Asturias – A Model Paradise
12 March, 2015
Here are some routes we have planned around these exemplary villages:
Eastern Charm – First Stopover
Our unique, Asturian cultural itinerary starts at the easternmost village, San Esteban de Cuñaba, with its high-mountain scenery, footpaths, houses and inhabitants. From here, you can also get a view of the Picos de Europa, the first national park in Spain. It is renowned for its shepherding community which has been living here for hundreds of years. They make such cheeses as Gamonéu and Cabrales, celebrated gems on the international cheese map. The village of Porrúa (Llanes), for its part, is the veritable guardian of Asturian traditions. It features an Ethnographic Museum which records much of these, as well as the Mercáu Astur, a bagpipe ensemble called El Llacín and the bucolic Llanisco village landscape facing both the sea and the Picos de Europa mountains.
From Apple Groves to Cider – Food and Shelter
Both Villaviciosa and Nava have large stretches of pomaradas or apple groves, as well as llagares – places where cider is made and gastronomic festivals called espichas are held–and chigres, typical bars or restaurants offering dishes based on the Asturian tradition. As if that isn’t enough, in Nava we also find the Museo de la Sidra (Cider Museum) where we can steep ourselves in the enthralling universe of cider. At Sariego, another award-winning village, we can taste good cider and haute cuisine. If we take the pilgrim’s walk along the road to Santiago, here we’ll be treated to the finest rural Asturian Romanesque architecture. And, if we’re out caleyando (roaming around), we might arrive at Cabranes and even Torazo, another award-winning village. The route through the Cider District will take us to within a stone’s throw of the sea, to one of the most charming seafaring towns of the north –Lastres– also an award-winner, where we can delight in its views, its atmosphere and its indispensable seafood cuisine.
Symphony of Summits in the Montaña Central and the Nalón Valley – a Break in the Journey
Amid the symphony of summits, mountains, valleys, rivers and forests of the Montaña Central, this journey will lead us to Jomezana and the Huerna Valley, in the heart of Lena. And, from here to Morcín and on to La Foz, to savour its cheeses – including its stunning “Afuega’l Pitu” – its turnips and its scenery. Pressing on through this district we come to Aller and Moreda, where every 11 November the “Fiesta de los Humanitarios” is naturally celebrated by sitting down to a typical feast of fabada bean stew. To top it off, we can stop at Bueño, to view an impressive line-up of hórreos (granaries raised on pillars). The river Nalón, the longest in Asturias, imbues the valley with life. The high note is Sobrescobio, a model neighbourhood community where you are just as likely to stumble upon a madreña – a type of footwear – as a capercaillie, all set against an idyllic rural backdrop.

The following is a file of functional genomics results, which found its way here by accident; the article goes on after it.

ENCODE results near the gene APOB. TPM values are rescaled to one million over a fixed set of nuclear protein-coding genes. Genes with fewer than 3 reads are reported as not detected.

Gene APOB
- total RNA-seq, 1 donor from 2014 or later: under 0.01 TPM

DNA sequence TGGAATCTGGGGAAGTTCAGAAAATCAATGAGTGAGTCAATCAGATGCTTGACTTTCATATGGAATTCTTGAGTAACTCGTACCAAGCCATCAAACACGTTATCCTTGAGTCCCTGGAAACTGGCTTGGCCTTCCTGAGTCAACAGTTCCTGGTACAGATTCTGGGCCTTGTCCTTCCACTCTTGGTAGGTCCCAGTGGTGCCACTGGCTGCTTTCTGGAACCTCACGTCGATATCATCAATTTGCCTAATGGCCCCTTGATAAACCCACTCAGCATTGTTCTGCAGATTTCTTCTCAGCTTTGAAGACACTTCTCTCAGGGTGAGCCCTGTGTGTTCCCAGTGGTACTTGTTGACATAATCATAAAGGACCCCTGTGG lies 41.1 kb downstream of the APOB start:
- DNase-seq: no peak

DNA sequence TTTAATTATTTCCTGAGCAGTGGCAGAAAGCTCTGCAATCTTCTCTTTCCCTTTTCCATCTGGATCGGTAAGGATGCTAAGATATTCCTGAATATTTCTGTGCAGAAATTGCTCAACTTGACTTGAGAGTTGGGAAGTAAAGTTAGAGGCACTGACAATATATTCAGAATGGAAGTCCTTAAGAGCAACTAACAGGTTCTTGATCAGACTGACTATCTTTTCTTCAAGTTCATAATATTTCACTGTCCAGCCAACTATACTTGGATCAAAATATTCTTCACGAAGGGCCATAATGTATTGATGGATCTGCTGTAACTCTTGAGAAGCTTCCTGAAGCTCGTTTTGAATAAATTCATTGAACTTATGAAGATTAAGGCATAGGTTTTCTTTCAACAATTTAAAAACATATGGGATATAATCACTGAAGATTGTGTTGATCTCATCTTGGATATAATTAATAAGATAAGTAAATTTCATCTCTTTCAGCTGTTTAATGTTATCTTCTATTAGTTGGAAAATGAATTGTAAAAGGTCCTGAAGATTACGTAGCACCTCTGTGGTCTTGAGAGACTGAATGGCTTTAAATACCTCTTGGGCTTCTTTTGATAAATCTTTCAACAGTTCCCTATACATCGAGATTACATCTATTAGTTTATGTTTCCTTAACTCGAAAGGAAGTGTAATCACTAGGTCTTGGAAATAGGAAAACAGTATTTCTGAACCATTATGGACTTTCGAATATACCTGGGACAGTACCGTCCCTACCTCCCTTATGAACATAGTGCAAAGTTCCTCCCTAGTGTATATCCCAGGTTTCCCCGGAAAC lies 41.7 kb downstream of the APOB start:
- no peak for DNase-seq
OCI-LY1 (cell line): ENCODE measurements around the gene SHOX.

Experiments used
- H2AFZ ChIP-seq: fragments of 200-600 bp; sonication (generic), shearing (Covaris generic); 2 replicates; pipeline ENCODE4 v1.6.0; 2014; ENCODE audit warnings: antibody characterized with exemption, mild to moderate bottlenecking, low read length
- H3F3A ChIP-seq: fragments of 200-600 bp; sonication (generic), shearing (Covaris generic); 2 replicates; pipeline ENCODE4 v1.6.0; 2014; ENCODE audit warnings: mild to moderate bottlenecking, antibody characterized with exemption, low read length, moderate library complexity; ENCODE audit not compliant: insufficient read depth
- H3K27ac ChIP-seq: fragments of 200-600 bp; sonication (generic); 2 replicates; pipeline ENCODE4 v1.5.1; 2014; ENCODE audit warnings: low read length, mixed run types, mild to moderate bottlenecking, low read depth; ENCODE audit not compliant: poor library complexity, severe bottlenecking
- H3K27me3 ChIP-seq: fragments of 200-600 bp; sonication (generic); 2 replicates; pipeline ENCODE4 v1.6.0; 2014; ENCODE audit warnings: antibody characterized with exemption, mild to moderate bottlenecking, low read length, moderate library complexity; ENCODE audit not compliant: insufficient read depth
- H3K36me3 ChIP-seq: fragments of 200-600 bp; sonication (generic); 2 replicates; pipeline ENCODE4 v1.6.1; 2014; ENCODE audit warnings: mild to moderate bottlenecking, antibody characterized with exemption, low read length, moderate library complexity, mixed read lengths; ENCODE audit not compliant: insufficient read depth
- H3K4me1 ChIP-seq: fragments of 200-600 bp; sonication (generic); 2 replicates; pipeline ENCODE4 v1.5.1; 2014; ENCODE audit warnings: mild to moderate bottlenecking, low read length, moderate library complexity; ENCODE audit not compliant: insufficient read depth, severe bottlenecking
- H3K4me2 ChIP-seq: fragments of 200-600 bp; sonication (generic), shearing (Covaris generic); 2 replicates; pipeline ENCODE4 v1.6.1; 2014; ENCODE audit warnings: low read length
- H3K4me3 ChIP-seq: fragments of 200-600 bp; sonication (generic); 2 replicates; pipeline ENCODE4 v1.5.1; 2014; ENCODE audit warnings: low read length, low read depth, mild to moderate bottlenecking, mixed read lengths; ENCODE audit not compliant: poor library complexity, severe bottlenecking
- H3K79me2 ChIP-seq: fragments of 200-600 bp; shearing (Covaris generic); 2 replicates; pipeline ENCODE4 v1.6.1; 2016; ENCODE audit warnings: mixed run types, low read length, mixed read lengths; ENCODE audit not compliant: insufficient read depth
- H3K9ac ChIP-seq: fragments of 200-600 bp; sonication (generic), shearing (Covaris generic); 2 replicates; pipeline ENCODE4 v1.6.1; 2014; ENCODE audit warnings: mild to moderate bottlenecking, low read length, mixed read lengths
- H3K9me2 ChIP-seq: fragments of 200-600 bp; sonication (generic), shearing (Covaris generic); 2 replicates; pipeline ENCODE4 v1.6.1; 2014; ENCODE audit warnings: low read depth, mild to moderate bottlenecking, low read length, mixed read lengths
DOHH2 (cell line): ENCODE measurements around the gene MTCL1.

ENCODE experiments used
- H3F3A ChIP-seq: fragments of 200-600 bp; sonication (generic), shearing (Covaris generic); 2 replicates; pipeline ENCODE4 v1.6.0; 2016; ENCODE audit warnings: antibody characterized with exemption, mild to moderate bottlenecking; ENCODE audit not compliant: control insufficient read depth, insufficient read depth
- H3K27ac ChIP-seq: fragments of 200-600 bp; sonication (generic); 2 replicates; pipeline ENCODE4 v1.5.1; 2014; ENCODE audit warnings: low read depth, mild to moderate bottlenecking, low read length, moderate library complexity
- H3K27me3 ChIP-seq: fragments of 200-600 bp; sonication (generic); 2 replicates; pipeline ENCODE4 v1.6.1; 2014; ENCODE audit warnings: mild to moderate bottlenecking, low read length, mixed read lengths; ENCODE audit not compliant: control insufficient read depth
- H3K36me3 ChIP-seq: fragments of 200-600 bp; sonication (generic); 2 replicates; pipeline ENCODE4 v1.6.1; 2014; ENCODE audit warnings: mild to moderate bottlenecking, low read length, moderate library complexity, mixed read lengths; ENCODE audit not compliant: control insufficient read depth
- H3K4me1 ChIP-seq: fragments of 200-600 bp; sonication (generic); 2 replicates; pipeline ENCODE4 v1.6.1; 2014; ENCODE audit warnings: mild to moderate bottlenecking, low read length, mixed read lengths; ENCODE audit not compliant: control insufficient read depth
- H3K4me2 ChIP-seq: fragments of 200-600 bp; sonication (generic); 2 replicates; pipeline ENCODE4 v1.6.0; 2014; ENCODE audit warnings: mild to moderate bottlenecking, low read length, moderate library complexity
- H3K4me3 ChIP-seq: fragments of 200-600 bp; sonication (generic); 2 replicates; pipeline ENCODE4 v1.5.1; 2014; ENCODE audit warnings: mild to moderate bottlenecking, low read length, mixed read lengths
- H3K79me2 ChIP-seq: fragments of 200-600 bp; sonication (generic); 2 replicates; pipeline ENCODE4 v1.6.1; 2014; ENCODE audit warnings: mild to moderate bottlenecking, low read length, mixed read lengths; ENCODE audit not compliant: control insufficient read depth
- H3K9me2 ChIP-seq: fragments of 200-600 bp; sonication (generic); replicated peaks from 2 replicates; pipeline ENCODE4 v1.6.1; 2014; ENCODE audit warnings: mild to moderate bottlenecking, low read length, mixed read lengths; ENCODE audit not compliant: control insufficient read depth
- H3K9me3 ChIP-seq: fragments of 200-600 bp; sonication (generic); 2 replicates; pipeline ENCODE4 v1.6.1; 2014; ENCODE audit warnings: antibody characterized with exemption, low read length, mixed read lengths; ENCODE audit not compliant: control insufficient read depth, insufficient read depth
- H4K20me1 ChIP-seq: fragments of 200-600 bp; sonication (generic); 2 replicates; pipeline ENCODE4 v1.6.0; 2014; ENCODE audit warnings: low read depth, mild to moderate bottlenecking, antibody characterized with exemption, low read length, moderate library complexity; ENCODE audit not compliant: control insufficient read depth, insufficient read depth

Camín Real de la Mesa – the Roman Road that Connects us Along this Route
The Camín Real de la Mesa was one of the most important Roman roads connecting the Meseta to the Cordillera Cantábrica range. It was after this road that a splendid district was named, with municipal territories like Somiedo or Teverga where the Cantabrian brown bear roams freely. About ten years ago, the village of Villar de Vildas in the Somiedo municipality was also endowed with the royal award. In Teverga, which was listed as of 2013, mining and stockbreeding are still the major activities. Don’t miss a tour of their Parque de la Prehistoria (Prehistoric Park).
Enchanting Eo and the Magic of the Vaqueiros – a Western Stopover
The Eo ría (estuary) is much more than just a natural divide between Asturias and Galicia – its beauty and biodiversity vivifies an entire Biosphere Reserve. There, Castropol, another model village, faces both the sea and the hinterland; it is an ideal spot for chilling out, playing sport and indulging in its superb cuisine. Further inland, San Tirso de Abres,also a listed village, is an oasis of peace and tranquility. In contrast, Los Vaqueiros de Alzada, a livestock and transhumant village par excellence, gave its name to a district which features a number of interesting stopovers along our route –Soto de Luiña and Novellana, in Cudillero, contribute their enticing pastures and coastal villages of western Asturias. Turning inland, we come across the secluded Valle de Paredes (Valley of Walls) and the river Esva, in Valdés. And, further inland, we arrive at two villages of Tineo studded with character and history – Tuña,the land of General Riego, and Navelgas, well-known for its gold-panning tradition.
Fuentes del Narcea, Degaña, Ibias and the River Navia – the Final Stage
The district of Narcea, Degaña and Ibias has been famed for its mineral wealth since ancient times, a land of pure air and valiant people whose exploits and love of their land have made them a legend. We are approaching the last few stopovers in this unique tour of Asturias. Highly recommended is a visit to Grandas de Salime, the Principality’s ethnographic and military preserve, Boal – the latest village to be listed – and Puerto de Vega, by now on the seaboard. Don’t forget to take a last look at the Cantabrian Sea before you leave, and what better place to do so than Puerto de Vega? This has been a journey with a difference which has led us to come close to a genuine Asturias and its vital essence.
Further information at Turismoasturias
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12 March, 2015